Many franchises feature supervillains seeking revenge for an old wrong, but individual grievance does not translate into group motivation. Black Ops 2‘s Menendez bears a grudge against the US for its 1980s backing of the Contras and Manuel Noriega, but it is hard to believe that such events would matter to his young followers in 2025. Consequently, the Serbs that fought in the Yugoslav civil wars embraced an ideology that emphasized the righting of centuries-old injustices and the restoration of the Serb nation to its allegedly glorious past. What made the Serbs villains was that their vision of “justice” required the subjugation and massacre of Muslims and Croats. But fictional supervillains tend to get hung up on personal grudges rather than a sense of collective imbalance that requires purifying violence. Their need for personal revenge makes them followers to be used by others, not leaders of gangs, armies, and terrorist groups.

Perhaps we lack realistic supervillains because we think that only irrational men or women seek to completely overturn the status quo. Is the Joker, with his love of sadistic violence and penchant for moral experiments, is really all that different from the similarly depoliticized protagonist of the Saw horror movies? Bane’s invective against Gotham’s 1% is insincere, but what if it wasn’t? In order to create better supervillains, we must come to terms with the unpleasant fact that violent revisionists have ordered preferences and use violence instrumentally to realize them. The fact that those preferences are appealing enough for armies to kill for is half of what makes a good supervillain dangerous. But the true craft of the supervillain lies in the cunning and ruthlessness needed to get the job done. Alfred was right: some people do want to watch the world burn. But they will always be subordinate to those who believe that the world is theirs for the taking.

Editor’s Note: Today’s guest post comes from repeat contributor Jon Jeckell, who previously wrote about the Jedi Way of War.

Two of the most successful Western epics conclude with a triumphant victory after the elimination of the enemy leader. The literary versions (at least the extended stories) betray some doubts about these seductively easy victories and hint that the authors understand war better than the movies indicate. The movie version of the galactic civil war in Star Wars abruptly and cleanly ends with the death of Emperor Palpatine, and the subsequent rapid collapse of Imperial command and control and other critical systems. Similarly, Middle Earth literally swallows up the entire enemy host in The Lord of the Rings after the demise of Sauron when the One Ring is unmade.1 Both of these wars finish like a game of chess: the pawns become completely irrelevant after the destruction of the enemy king.2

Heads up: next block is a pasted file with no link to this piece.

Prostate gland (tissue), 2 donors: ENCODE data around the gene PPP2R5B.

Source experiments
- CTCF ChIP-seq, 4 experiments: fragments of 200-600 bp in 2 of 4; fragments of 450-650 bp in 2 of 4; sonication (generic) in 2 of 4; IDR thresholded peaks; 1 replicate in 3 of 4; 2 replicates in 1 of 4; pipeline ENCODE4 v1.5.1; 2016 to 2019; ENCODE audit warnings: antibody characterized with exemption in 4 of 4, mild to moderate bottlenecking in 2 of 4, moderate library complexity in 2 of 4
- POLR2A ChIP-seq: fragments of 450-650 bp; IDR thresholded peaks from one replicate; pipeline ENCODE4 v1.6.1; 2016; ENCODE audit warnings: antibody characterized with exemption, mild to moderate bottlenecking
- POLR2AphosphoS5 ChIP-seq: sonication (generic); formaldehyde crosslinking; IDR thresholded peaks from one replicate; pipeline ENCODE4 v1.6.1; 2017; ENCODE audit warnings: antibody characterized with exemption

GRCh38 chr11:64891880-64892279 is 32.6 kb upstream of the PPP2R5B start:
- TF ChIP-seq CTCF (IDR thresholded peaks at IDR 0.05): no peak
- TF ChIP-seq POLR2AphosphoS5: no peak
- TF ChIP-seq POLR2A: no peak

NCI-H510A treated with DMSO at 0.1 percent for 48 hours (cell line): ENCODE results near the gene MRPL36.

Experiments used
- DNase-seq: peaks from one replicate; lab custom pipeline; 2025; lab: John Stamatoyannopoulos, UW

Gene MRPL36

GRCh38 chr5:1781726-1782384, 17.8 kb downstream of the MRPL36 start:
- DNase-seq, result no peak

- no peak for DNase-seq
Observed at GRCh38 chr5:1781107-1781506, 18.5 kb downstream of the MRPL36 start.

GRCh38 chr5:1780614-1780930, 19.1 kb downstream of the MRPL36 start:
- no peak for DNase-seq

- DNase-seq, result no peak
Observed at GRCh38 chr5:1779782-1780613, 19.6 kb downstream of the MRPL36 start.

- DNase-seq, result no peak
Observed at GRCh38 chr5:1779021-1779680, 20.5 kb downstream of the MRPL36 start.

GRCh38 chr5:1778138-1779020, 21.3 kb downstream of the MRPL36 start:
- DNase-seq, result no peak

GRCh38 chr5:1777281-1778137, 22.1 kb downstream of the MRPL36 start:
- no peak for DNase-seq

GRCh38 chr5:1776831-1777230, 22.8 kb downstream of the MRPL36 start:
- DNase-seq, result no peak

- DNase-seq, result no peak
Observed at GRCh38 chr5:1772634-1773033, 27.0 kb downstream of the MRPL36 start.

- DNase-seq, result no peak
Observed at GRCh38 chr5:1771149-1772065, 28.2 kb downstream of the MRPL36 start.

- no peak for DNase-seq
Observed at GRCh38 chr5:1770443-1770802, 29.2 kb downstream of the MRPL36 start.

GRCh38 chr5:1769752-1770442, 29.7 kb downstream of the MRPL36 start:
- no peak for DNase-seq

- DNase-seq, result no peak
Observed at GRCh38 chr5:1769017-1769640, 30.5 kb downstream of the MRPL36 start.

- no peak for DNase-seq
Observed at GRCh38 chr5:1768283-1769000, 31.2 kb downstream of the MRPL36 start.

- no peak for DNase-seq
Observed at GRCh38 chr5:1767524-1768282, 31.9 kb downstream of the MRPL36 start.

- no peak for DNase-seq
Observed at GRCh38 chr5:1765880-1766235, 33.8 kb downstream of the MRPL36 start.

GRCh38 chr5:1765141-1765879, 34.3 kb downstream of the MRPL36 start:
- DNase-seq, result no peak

Star Warsis especially egregious in using this theme. The combined Naboo forces win an abrupt victory over the Trade Federation at the end of The Phantom Menace when Anakin Skywalker destroys a single enemy battleship (with a single, random shot), bringing down the command and control network, causing every single Battle Droid to simultaneously go limp. Similarly, Revenge of the Sith essentially ends when the Emperor issues Order 66, and usurps command of the entire Clone Army with a single phrase.3 As for the Separatists, Palpatine already controls that army and merely needs to liquidate his accomplices, who are all conveniently assembled in one location and have the same highly centralized authority, so their organizations effectively die with them. A New Hope ends with the destruction of the single powerful, but brittle weapon system—the Death Star—through a critical vulnerability emblematic of the dangers of over-integration and lack of resilience.

To be fair to George Lucas, paranoid dictators like Stalin, Hitler, and Emperor Palpatine concentrate the power to themselves to assure their control, and otherwise establish complex, diffuse, dysfunctional mechanisms to ensure their subordinates cannot function without or conspire against them. The novelizations and some of the dialogue in A New Hope make it clear the Emperor built the Death Star because he wanted to concentrate his power in one indomitable platform under his direct control. Note how the Imperial Fleet sits like well-disciplined dogs with the entire Rebel Fleet directly in front of them at the end of Return of the Jedi. Even the Admiralty was completely in the dark about the Emperor’s plan. They merely did what they were told. See what taking the initiative and applying common sense to think of a better approach to a tactical problem got Admiral Ozzel in The Empire Strikes Back.

An admiral is choaked

Figure 1: “He felt surprise was wiser…” This is what happens to Imperial Flag Officers who improvise, on even tactical decisions. Don’t think; just carry out your orders. Seriously, what was Vader’s plan if it wasn’t to surprise the Rebels?

But the aftermath of real wars can be as daunting and challenging as any other part, even if you utterly and decisively defeat the enemy, achieving unconditional surrender. George Lucas explicitly modeled much of the Star Wars saga on World War II motifs, and the era seems to resonate with Americans. However, the mythological accounts of this war and its fictional echoes distort our expectations of what war is really like, and these expectations don’t even work in the Star Wars setting.4 Although World War II seemed to have the same triumphant, happy ending, it involved a lot more than parades and mopping up at the end. Besides the Marshall Plan, the Berlin Crisis and subsequent airlift, the postwar environment was much more complex than popularly portrayed, even if you recall the Cold War. Even the iconic Japanese surrender on the deck of a US battleship was not as simple as it seemed.